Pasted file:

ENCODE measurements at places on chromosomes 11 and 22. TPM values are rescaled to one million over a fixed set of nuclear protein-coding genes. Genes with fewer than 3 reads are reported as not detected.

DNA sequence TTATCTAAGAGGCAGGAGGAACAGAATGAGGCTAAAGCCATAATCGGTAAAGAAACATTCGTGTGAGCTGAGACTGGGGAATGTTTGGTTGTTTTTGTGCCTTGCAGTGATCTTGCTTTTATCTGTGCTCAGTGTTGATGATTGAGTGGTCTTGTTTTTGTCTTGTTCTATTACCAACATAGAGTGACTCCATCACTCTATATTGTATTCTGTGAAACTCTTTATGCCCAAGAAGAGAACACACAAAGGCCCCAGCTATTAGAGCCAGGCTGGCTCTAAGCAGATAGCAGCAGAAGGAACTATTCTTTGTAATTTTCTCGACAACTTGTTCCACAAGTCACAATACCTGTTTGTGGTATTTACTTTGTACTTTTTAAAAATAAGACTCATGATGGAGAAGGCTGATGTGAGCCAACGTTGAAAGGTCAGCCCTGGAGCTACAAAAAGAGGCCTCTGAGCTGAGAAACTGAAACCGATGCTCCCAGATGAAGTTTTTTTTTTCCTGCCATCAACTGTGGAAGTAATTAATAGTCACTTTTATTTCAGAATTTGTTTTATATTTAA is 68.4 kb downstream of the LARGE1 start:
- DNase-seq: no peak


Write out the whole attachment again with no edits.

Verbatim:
ENCODE measurements at places on chromosomes 11 and 22. TPM values are rescaled to one million over a fixed set of nuclear protein-coding genes. Genes with fewer than 3 reads are reported as not detected.

DNA sequence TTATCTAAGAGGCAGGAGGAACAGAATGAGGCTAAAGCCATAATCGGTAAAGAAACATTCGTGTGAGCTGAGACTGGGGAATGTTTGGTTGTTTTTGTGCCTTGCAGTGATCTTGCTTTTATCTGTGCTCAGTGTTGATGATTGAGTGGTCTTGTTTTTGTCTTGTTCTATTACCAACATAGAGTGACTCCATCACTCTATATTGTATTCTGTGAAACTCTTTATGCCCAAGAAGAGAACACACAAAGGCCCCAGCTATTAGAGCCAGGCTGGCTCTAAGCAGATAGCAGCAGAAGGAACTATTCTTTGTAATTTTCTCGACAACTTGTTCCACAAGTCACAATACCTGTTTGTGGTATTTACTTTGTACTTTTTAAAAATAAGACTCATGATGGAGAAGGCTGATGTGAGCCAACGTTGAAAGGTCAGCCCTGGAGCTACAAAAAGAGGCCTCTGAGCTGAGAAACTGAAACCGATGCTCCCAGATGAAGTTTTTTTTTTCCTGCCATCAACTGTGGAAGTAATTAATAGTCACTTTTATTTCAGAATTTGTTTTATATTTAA is 68.4 kb downstream of the LARGE1 start:
- DNase-seq: no peak